Golson’s Return A Godsend In South Bend
The fall was a learning experience for the Fighting Irish of Notre Dame, who won some, lost some and were again mostly irrelevant in a national portrait in which they used to smile.
But more importantly, Everett Golson was learning a lesson of his own.
The temporarily booted quarterback spent his time a world away, in San Diego getting schooled by renowned quarterback mentor George Whitfield.
On Monday, March 3, Golson trotted onto the field with his fellow Irish for the first time in a year after being removed from school for an academic incident (He admitted to Sports Illustrated he cheated on a final exam). Much has changed in that time. Golson added about 15 pounds, while the Irish went from national title contenders back to top-shelf mediocrity (if that makes any sense). Of course, there is a much more important change: the evolution of Golson.
It doesn’t matter much that Golson jogged out with a few more pounds. In fact, he said he thinks he’s faster. With Golson, Notre Dame is back.
Sure, it’s only been a year, but the run to a national championship game was supposed to be the start of a rebirth — a return to constant nationwide success that Fighting Irish fans have been aching for. The destruction Alabama laid upon Notre Dame was embarrassing, but a lost year — happening before the season even started — was just as big of a step back. With Golson, it all seems possible again.
Some may think that’s an unfair and unrealistic thought, but how soon we forget. A four-star recruit out of South Carolina, Golson was known for his rocket arm and play-making ability. Though raw and undersized (5-foot-11), he was offered by plenty of southeast powerhouses (Clemson, Florida, South Carolina, Virginia Tech).
In his first season (after a redshirt year) in South Bend, Golson piloted a 12-1 season; though, he was spelled at times — even in crunch time — by the more experienced Tommy Rees. But Golson threw for 2,405 yards, completing 58.8 percent of his passes to go with 12 touchdowns and six interceptions. He added six scores and 300 yards on the ground.
Here’s some freshman numbers for a couple other guys:
• Player A: 2,129 yards, 64.6 percent, 14 TDs, 12 INTs; 66 rushing yards, 4 TDs
• Player B: 1,159 yards, 54.1 percent, 13 TDs, 4 INTs; 715 rushing yards, 7 TDs
Player A is Teddy Bridgewater of Louisville and B is Braxton Miller of Ohio State (both in 2011). The kinship to Miller, who is a much bigger ground threat, is easier to imagine because of the trouble spots the two share in the pocket. Miller’s accuracy, like Golson’s, was questioned, but the Buckeyes' rising senior has increased his completion percentage each season, setting a career high of 63.5 in 2013. Even with lesser surrounding talent, it is feasible Golson can follow the same arc.The skill sets are similar and Golson throws a similar missile-type spiral at a high velocity.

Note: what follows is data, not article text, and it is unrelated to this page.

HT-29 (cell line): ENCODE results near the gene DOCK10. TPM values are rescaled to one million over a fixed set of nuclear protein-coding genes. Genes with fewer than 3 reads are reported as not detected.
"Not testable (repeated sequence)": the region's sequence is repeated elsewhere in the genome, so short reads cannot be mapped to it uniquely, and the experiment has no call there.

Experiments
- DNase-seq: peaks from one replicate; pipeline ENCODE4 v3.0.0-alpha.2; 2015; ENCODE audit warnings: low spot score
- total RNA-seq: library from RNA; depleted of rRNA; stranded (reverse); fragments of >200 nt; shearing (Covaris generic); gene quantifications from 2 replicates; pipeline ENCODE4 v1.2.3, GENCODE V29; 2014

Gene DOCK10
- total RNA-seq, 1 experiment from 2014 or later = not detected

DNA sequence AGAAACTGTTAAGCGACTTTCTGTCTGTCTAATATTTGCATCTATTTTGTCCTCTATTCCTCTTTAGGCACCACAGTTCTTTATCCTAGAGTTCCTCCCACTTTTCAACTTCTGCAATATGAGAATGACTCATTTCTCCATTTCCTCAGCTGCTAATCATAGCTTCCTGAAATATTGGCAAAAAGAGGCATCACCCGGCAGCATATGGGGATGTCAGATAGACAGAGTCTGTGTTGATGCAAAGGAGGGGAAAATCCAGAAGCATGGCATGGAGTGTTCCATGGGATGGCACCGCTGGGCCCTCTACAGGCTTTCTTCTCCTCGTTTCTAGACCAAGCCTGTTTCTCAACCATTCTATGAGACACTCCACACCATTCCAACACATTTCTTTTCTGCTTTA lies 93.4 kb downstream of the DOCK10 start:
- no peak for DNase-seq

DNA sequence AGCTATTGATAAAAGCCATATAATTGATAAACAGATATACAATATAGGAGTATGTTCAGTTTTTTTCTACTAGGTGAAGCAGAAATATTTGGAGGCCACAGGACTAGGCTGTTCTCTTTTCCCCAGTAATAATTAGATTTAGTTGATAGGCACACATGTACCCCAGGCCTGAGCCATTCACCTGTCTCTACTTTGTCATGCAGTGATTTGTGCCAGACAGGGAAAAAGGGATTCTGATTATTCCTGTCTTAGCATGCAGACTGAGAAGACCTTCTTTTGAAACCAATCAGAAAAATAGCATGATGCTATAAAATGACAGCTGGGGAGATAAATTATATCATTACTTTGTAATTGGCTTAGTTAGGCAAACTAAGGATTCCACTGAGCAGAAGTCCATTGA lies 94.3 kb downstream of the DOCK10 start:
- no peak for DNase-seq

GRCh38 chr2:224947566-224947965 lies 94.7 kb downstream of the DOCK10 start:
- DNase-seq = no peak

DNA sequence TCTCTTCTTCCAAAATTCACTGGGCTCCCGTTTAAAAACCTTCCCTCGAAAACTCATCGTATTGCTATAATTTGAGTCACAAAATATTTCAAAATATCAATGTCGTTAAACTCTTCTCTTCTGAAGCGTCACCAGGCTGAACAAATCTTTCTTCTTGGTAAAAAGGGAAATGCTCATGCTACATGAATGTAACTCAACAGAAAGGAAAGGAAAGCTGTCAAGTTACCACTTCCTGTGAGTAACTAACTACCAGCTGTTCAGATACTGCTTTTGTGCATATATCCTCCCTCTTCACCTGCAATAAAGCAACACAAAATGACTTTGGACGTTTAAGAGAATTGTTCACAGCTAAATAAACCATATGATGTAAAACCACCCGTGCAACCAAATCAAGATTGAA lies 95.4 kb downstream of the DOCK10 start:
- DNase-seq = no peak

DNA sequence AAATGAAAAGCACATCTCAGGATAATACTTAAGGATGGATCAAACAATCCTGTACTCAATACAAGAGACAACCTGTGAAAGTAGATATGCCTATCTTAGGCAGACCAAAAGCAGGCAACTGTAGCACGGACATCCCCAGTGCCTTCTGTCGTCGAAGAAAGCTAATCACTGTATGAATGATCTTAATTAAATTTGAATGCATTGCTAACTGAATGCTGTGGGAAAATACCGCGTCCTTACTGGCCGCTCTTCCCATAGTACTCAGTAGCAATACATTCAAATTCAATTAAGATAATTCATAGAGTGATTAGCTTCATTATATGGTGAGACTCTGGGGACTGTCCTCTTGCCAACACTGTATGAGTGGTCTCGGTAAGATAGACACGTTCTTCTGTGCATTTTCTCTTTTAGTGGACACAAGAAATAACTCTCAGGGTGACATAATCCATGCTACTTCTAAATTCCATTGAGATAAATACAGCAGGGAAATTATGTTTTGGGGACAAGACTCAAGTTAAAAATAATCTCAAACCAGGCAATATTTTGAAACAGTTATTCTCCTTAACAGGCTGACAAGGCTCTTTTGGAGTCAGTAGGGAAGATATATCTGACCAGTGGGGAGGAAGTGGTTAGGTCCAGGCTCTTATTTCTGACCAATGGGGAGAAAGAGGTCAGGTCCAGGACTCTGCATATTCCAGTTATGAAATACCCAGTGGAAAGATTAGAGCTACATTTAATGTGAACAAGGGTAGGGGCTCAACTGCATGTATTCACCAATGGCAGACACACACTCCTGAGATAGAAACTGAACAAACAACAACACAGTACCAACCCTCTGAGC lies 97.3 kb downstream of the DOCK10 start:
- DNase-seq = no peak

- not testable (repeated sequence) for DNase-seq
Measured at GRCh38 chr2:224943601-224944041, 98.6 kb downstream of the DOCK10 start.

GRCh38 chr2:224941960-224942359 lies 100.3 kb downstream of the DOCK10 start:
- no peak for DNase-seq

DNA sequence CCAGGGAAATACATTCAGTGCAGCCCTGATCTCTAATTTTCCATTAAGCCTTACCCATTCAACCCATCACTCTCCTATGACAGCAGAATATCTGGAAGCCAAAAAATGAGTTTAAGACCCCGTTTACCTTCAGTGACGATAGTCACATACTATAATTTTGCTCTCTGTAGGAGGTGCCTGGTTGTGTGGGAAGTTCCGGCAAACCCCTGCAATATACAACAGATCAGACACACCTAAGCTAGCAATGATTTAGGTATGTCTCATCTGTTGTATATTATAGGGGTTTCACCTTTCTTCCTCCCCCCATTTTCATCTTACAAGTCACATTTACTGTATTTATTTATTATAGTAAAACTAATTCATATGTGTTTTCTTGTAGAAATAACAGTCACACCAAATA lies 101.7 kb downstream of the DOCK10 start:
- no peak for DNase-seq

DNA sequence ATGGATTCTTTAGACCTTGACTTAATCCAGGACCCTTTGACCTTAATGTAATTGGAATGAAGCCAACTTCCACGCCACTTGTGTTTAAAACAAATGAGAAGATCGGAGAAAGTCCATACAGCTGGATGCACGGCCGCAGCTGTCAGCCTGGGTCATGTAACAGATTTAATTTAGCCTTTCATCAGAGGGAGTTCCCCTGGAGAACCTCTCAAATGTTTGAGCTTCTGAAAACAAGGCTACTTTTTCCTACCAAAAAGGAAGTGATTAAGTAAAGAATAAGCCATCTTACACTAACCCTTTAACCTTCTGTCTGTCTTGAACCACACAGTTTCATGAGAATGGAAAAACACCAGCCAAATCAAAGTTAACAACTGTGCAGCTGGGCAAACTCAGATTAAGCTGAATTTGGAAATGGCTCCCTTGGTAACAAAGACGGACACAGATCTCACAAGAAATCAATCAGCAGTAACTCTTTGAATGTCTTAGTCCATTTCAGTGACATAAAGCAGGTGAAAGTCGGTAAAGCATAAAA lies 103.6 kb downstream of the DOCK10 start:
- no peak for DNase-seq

More than the numbers, Golson proved he was capable not just of doing the job, but doing it at a prolific and championship level. He made every throw in the book, proving it on a game-winning, cross-field heave against Michigan State in his third game.
It wasn’t all hand-pounds and touchdowns, of course. Golson wasn’t always in control of the offense or his own arm, missing reads and mid-tier throws. And it was Notre Dame’s staunch and opportunistic defense that led it to the BCS championship, not a Golson-led offense.
All that taken into account, it was the kid’s first year. Don’t get it twisted; he’s not Manziel or Winston. Those are once-in-a-lifetime types. Freaks of nature who are Top-10 draft picks at birth. Golson is a work in progress, and he’s spent the last year progressing.
In 2014, Golson will have redshirt junior status and compete with Malik Zaire, the only other scholarship quarterback on the roster and a dual-threat man himself. Around the quarterback, Notre Dame will see plenty of fresh meat, as it lost two starters on the o-line, its top receiver (TJ Jones) and starting tight end (Troy Niklas). But none of that really matters. It’s the Fighting Irish. The next man up has stars in his profile too. And this is Golson’s show — if he proves he wants it.
He spent an entire year earning his way back to South Bend and improving himself as a player and person. Right now, it all seems possible.
“I regret it now,” Golson said on his first day back about the incident that got him busted, “but I think it allowed me to grow so much. My maturity level is completely different now. I had some time to sit back and think on what I did and how I can move forward from that. I think I’m a different person because of it."